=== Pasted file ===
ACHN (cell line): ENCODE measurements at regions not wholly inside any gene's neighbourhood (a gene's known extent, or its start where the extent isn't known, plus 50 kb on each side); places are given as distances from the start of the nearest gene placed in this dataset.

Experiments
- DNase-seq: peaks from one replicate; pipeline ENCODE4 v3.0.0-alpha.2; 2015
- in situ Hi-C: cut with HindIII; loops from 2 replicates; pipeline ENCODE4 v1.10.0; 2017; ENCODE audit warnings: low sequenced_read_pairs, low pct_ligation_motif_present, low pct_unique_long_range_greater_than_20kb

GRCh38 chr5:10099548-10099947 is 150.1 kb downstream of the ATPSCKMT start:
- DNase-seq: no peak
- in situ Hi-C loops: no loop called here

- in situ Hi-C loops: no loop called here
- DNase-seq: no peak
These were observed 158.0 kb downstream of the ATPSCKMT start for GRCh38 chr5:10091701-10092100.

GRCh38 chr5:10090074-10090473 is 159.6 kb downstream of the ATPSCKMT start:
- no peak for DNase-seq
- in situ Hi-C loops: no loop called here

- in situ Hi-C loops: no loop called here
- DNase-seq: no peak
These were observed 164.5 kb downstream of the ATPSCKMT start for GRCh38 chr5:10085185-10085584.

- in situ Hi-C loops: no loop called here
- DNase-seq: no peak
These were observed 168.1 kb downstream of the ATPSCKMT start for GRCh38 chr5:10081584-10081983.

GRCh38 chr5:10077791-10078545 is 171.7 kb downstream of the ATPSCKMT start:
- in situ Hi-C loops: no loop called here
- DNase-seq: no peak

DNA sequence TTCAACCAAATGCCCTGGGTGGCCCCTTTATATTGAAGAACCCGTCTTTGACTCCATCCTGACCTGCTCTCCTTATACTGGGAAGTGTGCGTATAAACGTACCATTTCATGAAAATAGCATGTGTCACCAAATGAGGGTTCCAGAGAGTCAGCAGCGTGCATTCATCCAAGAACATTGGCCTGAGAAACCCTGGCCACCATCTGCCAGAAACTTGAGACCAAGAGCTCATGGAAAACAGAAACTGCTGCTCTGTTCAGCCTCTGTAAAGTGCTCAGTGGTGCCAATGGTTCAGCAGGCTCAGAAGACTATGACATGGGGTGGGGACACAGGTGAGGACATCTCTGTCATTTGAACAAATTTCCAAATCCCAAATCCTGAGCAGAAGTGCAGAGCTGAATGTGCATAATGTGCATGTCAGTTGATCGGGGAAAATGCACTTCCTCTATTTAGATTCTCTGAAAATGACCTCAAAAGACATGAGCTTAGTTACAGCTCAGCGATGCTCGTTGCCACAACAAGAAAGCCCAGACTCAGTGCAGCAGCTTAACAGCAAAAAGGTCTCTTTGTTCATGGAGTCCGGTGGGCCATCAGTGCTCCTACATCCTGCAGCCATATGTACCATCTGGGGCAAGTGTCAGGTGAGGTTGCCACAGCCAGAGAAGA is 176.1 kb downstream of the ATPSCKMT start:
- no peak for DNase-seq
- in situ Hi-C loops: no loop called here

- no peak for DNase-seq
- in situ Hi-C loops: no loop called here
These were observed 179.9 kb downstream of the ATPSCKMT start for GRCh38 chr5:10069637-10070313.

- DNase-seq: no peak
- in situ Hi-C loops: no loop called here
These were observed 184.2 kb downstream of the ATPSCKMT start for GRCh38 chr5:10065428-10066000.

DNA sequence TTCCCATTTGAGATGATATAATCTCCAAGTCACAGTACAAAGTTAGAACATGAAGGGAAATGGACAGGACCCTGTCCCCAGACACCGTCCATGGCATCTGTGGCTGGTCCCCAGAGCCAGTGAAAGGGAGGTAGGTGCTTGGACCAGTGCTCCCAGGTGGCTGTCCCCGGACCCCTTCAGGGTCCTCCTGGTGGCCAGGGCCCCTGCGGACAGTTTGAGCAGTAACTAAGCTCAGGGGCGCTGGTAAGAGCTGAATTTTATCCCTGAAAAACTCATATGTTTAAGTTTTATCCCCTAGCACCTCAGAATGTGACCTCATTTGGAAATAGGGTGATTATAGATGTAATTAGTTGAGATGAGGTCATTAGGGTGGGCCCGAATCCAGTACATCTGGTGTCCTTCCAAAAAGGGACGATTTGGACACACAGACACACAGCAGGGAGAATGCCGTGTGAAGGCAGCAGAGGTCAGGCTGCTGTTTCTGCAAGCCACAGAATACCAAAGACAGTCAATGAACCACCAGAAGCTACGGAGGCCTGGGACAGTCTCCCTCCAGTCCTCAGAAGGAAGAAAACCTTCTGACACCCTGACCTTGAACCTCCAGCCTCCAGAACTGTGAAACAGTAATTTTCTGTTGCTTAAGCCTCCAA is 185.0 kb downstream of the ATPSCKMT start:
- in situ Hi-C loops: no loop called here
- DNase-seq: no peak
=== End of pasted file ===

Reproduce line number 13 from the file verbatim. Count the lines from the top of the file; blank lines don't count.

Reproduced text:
- in situ Hi-C loops: no loop called here